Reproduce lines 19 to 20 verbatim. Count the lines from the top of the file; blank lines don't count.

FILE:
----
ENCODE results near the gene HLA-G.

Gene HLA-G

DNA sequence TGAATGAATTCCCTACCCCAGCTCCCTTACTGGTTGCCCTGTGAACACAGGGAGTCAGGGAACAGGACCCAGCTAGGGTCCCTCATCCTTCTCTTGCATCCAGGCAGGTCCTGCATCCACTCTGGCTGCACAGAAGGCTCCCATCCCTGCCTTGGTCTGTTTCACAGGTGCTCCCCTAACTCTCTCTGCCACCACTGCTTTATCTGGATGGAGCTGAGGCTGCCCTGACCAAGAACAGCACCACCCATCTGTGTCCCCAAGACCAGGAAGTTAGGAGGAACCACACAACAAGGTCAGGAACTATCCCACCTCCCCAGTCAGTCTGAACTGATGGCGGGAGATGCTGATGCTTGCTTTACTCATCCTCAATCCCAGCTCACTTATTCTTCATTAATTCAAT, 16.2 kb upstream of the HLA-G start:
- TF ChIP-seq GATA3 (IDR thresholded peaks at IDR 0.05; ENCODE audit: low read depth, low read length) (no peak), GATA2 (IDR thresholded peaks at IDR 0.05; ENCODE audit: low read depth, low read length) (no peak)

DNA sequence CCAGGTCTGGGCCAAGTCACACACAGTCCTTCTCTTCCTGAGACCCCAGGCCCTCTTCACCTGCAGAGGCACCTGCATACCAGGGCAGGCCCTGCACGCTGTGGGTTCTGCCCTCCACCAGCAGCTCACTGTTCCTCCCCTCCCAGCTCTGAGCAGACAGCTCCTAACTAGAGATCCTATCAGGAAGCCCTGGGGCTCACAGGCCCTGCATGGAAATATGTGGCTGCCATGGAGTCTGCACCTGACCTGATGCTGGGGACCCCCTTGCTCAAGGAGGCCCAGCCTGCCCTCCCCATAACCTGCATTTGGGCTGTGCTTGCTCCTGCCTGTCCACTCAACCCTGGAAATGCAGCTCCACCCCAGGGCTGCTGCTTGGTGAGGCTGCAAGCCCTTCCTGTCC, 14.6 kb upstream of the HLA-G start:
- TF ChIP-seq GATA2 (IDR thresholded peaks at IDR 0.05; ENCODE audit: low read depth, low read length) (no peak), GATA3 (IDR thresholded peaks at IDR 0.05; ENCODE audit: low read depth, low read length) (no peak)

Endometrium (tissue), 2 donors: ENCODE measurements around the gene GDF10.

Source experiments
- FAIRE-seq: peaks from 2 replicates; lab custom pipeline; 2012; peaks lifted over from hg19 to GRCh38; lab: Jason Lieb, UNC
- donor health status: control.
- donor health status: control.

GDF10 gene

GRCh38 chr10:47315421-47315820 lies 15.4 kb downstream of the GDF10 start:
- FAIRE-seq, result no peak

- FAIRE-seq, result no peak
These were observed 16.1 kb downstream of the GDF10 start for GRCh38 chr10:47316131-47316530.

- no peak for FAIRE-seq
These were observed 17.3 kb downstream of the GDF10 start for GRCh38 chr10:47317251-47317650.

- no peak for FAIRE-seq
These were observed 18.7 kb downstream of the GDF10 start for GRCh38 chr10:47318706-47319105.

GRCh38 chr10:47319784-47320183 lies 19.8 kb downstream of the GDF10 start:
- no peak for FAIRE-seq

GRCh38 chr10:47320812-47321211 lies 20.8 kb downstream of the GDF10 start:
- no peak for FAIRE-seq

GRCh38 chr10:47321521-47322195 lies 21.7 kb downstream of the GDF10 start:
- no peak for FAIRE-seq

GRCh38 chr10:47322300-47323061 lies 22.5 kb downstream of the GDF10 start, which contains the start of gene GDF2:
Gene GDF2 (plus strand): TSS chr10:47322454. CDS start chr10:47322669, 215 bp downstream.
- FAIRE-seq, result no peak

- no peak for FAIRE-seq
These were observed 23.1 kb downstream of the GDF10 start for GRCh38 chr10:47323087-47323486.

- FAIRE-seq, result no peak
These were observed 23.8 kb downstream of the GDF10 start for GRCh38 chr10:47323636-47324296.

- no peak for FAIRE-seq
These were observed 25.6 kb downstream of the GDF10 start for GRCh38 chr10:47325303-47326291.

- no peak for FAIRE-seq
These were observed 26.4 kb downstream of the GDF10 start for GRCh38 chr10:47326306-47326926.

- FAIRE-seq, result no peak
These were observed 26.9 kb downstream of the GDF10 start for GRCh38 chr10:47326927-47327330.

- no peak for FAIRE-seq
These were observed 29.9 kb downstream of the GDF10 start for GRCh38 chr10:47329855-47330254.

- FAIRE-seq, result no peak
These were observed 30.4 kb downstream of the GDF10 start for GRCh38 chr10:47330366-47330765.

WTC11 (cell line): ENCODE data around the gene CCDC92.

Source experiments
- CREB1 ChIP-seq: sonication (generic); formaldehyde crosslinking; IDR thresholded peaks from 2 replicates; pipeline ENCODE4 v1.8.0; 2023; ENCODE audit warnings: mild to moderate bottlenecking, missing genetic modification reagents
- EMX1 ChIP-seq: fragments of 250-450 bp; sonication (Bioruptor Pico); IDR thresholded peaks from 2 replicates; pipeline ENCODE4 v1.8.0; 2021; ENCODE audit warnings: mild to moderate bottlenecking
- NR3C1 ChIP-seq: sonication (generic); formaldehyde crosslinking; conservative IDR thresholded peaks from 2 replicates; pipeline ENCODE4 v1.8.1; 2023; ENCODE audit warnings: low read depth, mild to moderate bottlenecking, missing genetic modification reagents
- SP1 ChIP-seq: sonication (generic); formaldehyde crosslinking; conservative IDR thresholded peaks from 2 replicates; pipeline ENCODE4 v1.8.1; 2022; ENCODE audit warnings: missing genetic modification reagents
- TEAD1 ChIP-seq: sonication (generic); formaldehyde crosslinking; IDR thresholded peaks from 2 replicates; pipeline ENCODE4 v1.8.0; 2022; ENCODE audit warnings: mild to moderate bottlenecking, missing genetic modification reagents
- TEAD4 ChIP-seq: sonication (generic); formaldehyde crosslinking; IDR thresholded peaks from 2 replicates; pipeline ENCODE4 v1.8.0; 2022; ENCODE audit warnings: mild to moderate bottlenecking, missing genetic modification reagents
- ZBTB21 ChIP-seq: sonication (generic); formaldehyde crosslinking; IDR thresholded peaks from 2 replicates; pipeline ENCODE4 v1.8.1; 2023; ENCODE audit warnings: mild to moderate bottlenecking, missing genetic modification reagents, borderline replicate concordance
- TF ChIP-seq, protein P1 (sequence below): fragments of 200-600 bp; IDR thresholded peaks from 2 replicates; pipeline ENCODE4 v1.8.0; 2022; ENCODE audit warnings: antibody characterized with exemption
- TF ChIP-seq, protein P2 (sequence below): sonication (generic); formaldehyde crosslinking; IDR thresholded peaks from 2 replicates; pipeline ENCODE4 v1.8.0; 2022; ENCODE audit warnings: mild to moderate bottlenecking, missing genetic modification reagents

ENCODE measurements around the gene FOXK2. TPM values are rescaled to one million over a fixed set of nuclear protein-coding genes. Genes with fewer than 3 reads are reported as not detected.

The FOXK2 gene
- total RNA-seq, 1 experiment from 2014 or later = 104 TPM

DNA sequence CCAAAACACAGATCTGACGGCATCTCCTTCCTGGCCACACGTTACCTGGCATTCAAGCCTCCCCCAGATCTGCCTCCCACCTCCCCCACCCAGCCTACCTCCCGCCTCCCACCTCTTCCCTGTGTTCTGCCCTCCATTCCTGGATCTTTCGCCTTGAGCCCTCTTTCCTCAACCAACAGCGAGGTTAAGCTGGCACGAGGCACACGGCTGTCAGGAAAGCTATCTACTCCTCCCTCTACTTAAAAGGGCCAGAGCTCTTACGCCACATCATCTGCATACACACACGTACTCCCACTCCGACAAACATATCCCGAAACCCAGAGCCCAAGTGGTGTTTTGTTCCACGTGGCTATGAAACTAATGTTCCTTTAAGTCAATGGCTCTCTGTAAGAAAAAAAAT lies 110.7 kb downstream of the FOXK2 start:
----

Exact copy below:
- no peak for FAIRE-seq
These were observed 18.7 kb downstream of the GDF10 start for GRCh38 chr10:47318706-47319105.